It is not disputed that on June 6, 1865, when the cotton was brought to New Orleans, the exaction by Cutler, the purchasing agent, of one-fourth its market value in the city of New York, was lawful, and that under the statutes and the treasury regulations it was his duty to make it. The contention of the defendants in errors is that by the proclamation of the president, dated June 13, 1865, the right of the purchasing agent to buy the cotton in question at three-fourths its market price in New York, or, what is in substance the same thing, to take possession of the cotton and hold it until one-fourth of its market value in New York was paid to him by the owner, was taken away, and that after that date the exaction of one-fourth the market price of the cotton was unlawful. The material part of the proclamation of June 13, 1865, was as follows: 'Now, therefore, be it known that I, Andrew Johnson, president of the United States, do hereby declare that all restrictions upon the internal, domestic, and coastwise intercourse and trade, and upon the removal of products of states heretofore declared in insurrection, reserving and excepting only those relating to contraband of war, as hereinafter recited, and also those which relate to the reservation of the rights of the United States to property purchased in the territory of an enemy, heretofore imposed in the territory of the United States east of the Mississippi river, are annulled, and I do hereby direct that they be forthwith removed.' 13 St. 763.
As throwing light upon the question in hand, it should be stated that upon June 24, 1865, the president issued another proclamation, which, after reciting that 'whereas it now seems expedient and proper to remove restrictions upon internal, domestic, and coastwise trade and commercial intercourse between and within the states and territories west of the Mississippi river,' proceeded as follows: 'Now, therefore, be it known that I, Andrew Johnson, president of the United States, do hereby declare that all restrictions upon internal, domestic, and coastwise intercourse and trade, and upon the purchase and removal of products of states and parts of states and territories heretofore declared in insurrection, lying west of the Mississippi, (except only, etc., are annulled, and I do hereby direct that they be forthwith rerremoved.' 13 St. 769.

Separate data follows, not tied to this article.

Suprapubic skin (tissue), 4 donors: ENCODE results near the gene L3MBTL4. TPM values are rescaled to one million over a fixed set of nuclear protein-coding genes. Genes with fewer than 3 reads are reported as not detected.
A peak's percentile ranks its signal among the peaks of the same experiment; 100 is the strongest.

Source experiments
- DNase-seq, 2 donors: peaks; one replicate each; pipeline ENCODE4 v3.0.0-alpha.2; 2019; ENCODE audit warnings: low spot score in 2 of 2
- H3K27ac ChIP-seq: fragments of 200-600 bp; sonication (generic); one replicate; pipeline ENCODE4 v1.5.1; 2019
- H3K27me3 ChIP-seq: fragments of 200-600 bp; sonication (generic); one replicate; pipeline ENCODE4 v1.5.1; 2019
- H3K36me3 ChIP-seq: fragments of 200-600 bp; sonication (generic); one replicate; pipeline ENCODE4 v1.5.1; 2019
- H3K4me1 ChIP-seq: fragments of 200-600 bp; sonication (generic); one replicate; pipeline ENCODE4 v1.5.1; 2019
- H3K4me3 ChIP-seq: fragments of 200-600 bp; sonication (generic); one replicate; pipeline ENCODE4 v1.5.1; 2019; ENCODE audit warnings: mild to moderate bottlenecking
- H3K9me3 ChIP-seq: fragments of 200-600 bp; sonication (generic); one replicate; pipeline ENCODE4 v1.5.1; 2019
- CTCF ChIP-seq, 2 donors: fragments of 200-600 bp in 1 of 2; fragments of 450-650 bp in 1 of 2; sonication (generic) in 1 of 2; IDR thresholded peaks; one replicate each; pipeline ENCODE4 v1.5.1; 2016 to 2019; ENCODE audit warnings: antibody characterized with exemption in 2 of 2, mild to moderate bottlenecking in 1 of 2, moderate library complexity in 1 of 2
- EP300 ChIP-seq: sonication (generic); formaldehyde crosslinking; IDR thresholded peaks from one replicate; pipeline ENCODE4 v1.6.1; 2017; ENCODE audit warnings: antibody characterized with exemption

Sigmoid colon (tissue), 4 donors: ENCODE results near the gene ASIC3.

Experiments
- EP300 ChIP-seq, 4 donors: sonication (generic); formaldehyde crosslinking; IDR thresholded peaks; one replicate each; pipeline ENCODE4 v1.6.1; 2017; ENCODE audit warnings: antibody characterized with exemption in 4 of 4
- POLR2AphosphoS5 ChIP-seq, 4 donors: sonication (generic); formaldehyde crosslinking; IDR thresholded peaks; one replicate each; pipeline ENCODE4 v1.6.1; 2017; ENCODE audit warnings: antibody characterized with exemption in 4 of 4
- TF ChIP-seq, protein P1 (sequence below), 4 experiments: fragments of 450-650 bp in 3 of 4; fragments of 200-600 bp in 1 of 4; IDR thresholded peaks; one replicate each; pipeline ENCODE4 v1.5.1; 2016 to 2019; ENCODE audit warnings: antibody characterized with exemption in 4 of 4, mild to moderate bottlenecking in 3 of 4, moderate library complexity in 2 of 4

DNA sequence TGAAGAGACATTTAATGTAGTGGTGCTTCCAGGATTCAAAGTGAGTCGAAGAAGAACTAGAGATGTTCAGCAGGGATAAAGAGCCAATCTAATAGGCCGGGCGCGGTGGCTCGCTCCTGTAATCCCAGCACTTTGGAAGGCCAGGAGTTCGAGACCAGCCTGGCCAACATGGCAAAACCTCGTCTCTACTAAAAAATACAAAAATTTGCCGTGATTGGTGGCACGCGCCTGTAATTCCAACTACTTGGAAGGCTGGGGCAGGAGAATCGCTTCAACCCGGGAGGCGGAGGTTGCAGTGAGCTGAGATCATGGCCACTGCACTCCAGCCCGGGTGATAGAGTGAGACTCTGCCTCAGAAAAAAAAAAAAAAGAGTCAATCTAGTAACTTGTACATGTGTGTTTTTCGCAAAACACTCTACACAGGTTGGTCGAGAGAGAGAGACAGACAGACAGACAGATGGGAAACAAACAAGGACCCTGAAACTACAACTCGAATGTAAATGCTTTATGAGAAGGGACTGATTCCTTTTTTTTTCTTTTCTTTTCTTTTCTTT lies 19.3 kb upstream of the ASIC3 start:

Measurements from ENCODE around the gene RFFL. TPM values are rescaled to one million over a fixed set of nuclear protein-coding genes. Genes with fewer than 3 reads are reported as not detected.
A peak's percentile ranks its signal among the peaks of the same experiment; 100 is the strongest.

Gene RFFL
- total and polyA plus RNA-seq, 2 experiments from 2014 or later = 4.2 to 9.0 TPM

The cotton in this case was the product of a country west of the Mississippi river. It was brought to New Orleans under authority of the act of July 2, 1864. When it arrived on June 6, it was subject to the exaction enforced by the plaintiff in error. When the proclamation of June 13th was issued a part of the money due the United States had been paid. If the defendants in error were relieved from the payment of the residue it was by virtue of that proclamation. Leaving out the parts not applicable to this case, it declared 'that all restrictions * * * upon the removal of products of states * * * declared in insurrection, * * * heretofore imposed in the territory of the United States east of the Mississippi river, are annulled.' Its clearly-expressed purpose was to annul the restrictions imposed upon the removal from the territory east of the Mississippi river of the products of that territory. If we adopt the view of the defendants in error it would follow that all cotton produced west of the Mississippi, which could only be transported to New Orleans by virtue of the act of July 2, 1864, and on the condition that it was there to be sold to a purchasing agent, and to be subject to an exaction of one-fourth its value, would, the moment it arrived, be relieved of all the conditions imposed on it by the statute under authority of which it was removed. In other words, the law imposing restrictions upon the removal of cotton west of the Mississippi would have been nullified by a proclamation of the president which applied in terms only to the territory east of the Mississippi. The policy of the president was not to remove, and he did not remove, the restrictions upon products of the country west of the Mississipi until his proclamation of June 24th. But the defendants in error contend, in effect, that by transporting their cotton to a place east of the Mississippi, where they were under the implied obligation to pay the United States one-fourth its value, they can escape that exaction and get the benefit of the repeal of the restrictions upon cotton grown east of the Mississippi river. But until the restrictions upon the removal of cotton produced west of the Mississippi had been repealed, such cotton, if removed from the place where it was grown, would, while the restrictions were in force, remain subject thereto, no matter what might be the regulations concerning the products of the place to which it was removed. The proclamation of June 13th refers to places declared to be in insurrection, and annuls restrictions placed upon the removal from such places of the products thereof. The construction contended for by the defendants in error would apply it to a city not in insurrection but in the possession of the federal forces, and to a place where the product was not grown, and where no restrictions upon the removal of articles there produced were in force. Such, in our opinion, was not the effect of the proclamation of June 13th.